Steering clear

Issue March 2009 By Ed W. McIntyre

“We Are the People We’ve Been Waiting For,as June Jordan reminds each of us in her Poem for South African Women.

That the courts and the justice system are caught in a perfect storm of circumstances there can be no doubt. I am confident, however, that together we can steer ourselves clear and end up smarter and stronger for the experience. Each one of us must accept the challenge and continue to volunteer time and talents to a greater degree.

In the face of Gov. Deval Patrick’s proposed budget not granting adequate funding for our court system, the Massachusetts Bar Association will work diligently to seek level fiscal year 2010 funding for the courts. Even level court funding, however, will not meet the unmet civil legal needs of low-income citizens, especially given the catastrophic losses in legal services funding sources.

In considering what more the bar and bench can do to address those needs, I revisited some crucial reports set forth by the bar and bench in recent years. Those included the May 2003 Policy Implications of the Massachusetts Legal Needs Survey; the Massachusetts Access to Justice Commission’s June 2007 Barriers to Access to Justice in Massachusetts: A Report, with Recommendations, to the Supreme Judicial Court; the Massachusetts Trial Court Working Groups’ Recommendations to the Standing Committee on Dispute Resolution September 2006; and the Supreme Judicial Court Steering Committee on Self-Represented Litigants’ November 2008 report entitled Addressing the Needs of Self-Represented Litigants in Our Court. In concert with the review of these important reports, the MBA surveyed its affiliated county bar associations regarding their respective volunteer efforts with their area courts that improve access to justice across the state.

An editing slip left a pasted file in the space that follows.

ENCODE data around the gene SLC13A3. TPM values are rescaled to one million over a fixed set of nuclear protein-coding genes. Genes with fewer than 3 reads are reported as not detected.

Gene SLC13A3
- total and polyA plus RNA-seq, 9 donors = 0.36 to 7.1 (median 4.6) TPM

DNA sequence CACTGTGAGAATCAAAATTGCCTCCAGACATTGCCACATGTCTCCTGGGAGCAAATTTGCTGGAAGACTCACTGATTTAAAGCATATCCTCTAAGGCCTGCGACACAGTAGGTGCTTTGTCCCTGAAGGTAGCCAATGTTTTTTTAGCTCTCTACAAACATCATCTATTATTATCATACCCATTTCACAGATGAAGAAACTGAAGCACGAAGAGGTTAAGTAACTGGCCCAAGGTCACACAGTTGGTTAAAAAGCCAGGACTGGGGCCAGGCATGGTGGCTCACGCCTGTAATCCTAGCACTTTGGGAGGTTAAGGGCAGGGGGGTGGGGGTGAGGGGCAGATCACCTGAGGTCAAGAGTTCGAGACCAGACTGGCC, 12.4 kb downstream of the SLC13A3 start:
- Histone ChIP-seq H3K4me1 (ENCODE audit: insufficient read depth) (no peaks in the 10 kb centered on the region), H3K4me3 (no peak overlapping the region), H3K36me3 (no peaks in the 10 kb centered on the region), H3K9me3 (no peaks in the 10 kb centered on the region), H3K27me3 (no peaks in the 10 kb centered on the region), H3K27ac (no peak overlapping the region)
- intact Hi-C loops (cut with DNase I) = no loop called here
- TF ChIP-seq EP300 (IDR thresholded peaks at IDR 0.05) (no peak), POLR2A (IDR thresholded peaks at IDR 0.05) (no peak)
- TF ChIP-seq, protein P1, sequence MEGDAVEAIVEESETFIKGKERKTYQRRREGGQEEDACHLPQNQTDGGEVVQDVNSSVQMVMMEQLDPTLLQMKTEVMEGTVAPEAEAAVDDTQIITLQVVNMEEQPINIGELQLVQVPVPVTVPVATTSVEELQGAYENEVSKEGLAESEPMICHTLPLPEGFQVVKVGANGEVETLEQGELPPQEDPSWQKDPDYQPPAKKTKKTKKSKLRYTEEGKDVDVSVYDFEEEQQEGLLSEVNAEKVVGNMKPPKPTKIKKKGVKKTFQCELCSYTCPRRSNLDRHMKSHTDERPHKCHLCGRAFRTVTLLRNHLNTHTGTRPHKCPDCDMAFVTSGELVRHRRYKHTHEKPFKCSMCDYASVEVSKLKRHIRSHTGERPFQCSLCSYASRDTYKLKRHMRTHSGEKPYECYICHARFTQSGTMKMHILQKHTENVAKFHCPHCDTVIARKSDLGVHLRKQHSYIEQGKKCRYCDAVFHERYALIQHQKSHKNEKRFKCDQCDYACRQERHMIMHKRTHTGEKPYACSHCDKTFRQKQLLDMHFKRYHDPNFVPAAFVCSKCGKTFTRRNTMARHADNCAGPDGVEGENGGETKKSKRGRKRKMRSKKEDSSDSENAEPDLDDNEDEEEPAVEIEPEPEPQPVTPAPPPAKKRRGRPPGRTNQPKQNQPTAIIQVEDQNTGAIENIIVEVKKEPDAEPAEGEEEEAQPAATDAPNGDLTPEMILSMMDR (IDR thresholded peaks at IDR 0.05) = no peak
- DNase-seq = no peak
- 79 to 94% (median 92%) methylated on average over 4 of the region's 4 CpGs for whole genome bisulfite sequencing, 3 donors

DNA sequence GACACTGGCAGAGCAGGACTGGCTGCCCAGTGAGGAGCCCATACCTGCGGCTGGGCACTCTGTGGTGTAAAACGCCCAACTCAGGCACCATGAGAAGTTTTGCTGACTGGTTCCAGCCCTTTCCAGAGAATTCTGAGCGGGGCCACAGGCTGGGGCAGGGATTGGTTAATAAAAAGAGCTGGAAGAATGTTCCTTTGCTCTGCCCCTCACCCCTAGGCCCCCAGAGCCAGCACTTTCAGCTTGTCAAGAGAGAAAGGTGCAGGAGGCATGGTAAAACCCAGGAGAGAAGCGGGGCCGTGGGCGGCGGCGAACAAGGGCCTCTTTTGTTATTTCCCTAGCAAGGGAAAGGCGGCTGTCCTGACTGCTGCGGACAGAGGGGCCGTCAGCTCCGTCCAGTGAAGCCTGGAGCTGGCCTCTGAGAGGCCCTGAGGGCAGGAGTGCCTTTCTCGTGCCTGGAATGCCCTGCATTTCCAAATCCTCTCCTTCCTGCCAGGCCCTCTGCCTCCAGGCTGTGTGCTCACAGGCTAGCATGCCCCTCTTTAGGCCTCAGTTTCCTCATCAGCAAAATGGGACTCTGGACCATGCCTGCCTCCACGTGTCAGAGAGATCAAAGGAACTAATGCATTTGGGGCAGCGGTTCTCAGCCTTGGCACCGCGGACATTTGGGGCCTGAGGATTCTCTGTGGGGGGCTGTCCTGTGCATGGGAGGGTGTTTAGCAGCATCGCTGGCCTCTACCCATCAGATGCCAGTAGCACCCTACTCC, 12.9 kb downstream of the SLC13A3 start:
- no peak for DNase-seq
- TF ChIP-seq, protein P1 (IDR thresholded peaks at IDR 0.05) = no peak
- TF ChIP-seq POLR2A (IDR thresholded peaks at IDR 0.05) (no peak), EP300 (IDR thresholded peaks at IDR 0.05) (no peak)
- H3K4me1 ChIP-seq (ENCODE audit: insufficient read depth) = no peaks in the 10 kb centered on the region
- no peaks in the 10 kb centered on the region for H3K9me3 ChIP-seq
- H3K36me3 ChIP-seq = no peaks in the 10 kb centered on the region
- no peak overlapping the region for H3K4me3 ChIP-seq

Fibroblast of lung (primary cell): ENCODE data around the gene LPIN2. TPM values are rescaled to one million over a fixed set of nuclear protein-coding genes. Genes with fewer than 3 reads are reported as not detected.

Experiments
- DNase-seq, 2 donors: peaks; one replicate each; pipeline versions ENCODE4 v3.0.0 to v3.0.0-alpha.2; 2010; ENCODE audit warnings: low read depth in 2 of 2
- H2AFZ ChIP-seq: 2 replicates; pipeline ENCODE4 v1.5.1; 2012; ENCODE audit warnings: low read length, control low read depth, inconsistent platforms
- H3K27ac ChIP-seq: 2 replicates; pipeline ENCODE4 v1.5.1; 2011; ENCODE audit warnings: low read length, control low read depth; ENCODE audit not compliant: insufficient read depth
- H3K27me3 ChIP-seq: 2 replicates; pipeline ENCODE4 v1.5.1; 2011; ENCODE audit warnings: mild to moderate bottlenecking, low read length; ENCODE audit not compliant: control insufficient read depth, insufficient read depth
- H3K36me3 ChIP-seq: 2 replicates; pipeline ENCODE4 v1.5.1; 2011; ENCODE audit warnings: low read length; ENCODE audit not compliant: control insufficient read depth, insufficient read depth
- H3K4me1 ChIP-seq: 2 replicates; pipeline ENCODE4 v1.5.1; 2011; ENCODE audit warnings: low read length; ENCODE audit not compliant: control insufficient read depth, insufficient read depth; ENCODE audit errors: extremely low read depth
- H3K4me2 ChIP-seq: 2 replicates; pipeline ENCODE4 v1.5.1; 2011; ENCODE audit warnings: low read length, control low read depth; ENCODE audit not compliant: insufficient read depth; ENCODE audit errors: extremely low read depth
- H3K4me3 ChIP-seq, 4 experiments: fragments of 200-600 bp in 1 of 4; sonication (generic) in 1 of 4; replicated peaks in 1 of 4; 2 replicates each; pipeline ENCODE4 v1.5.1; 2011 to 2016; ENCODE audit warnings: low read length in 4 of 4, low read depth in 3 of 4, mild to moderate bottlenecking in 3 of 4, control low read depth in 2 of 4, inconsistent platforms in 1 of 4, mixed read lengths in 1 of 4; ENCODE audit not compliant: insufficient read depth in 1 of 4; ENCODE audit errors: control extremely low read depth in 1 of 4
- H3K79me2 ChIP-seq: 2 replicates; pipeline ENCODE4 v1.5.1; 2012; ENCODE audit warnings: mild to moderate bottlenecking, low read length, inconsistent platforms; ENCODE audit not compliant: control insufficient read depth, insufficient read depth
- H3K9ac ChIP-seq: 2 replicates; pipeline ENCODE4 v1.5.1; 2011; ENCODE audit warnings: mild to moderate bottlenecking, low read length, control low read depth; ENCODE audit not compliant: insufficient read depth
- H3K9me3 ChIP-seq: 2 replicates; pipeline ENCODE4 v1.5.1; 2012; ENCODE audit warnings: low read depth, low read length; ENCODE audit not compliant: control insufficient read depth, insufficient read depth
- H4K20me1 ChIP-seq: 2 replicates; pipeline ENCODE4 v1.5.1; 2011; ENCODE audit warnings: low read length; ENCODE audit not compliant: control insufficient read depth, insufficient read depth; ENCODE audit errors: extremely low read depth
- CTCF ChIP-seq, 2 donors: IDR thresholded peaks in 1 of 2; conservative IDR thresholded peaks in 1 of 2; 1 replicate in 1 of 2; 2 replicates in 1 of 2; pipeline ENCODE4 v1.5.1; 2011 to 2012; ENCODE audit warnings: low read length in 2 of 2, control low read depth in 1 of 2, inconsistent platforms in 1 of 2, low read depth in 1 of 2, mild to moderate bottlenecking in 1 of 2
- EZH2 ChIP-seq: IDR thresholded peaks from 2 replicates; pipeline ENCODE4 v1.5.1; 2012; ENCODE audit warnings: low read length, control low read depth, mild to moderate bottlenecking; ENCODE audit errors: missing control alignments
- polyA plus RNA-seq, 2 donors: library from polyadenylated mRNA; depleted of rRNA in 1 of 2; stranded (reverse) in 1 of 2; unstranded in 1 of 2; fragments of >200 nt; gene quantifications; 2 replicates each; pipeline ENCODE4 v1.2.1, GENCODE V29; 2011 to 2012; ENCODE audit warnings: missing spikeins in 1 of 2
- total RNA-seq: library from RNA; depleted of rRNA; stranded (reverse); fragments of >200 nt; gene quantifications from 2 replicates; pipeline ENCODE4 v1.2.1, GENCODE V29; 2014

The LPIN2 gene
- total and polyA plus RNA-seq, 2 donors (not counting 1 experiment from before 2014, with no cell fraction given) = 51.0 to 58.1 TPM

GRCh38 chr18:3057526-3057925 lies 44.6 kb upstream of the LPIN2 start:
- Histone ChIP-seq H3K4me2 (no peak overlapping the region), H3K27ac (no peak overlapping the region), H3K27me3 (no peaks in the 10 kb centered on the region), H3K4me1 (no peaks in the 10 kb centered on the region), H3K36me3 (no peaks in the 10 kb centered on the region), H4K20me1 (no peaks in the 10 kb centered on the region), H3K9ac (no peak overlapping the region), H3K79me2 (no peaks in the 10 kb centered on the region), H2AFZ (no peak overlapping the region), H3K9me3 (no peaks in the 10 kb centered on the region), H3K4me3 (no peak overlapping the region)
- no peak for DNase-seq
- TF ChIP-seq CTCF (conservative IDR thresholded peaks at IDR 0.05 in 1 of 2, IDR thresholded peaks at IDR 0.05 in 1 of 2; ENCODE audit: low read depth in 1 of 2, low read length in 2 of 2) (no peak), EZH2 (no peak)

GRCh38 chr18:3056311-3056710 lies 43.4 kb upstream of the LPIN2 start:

From canvassing all the mentioned resources, the areas of housing and family and consumer matters surfaced as needing immediate concentration.

According to the Policy Implications of the Massachusetts Legal Needs Survey, housing problems account for the highest rate of unmet needs. These include violations of housing codes, housing discrimination, eviction threats and other serious disagreements with landlords, shortage of public housing (Section 8 housing, landlords’ refusal to accept Section 8 vouchers and unfair denial of public housing) and foreclosure.

According to the Barriers to Access to Justice in Massachusetts: A Report, with Recommendations, to the Supreme Judicial Court, the Housing Court’s Lawyer for the Day Program in coordination with the Boston Bar Association effectively addresses housing problems. The Volunteer Lawyers Project and the Greater Boston Legal Services train volunteer lawyers to sit at separate tables to advise landlords and tenants of their respective rights. Where one party is unrepresented, volunteer lawyers will attempt to mediate the dispute. A favorable Housing Court standing order does not commit the lawyer to the case, should the mediation fail.

In the Barriers to Access to Justice in Massachusetts: A Report, with Recommendations, to the Supreme Judicial Court, Samuel “Sandy” B. Moskowitz, a participant in the Boston Housing Court’s Lawyer for the Day and an Adams Pro Bono Award recipient, is quoted: “There’s nothing like the feeling when you’re walking back to your office in the morning after having staffed that table and . . . realize that you helped somebody save their home. These are experiences that a lot of people went to law school thinking that they’re going to get in their careers, that as you move on through your career that you lose and miss.”

With 10 county bar associations currently not having a Housing Court Lawyer for the Day program, and with Plymouth being the only court working on such a program, the BBA’s example presents an opportunity for bench and bar leaders and legal services organizations to configure a process to the demonstrable needs of people.

 The Massachusetts Access to Justice Commission has found that the use of alternative dispute resolution in landlord/tenant conflicts has been used successfully to avoid eviction proceedings. Among the county bar associations, only Essex County offers a conciliation service in the Housing Court. Essex conciliators work also in the District, Probate and Family and the Superior Court. The Norfolk County Bar Association is developing a similar conciliation program.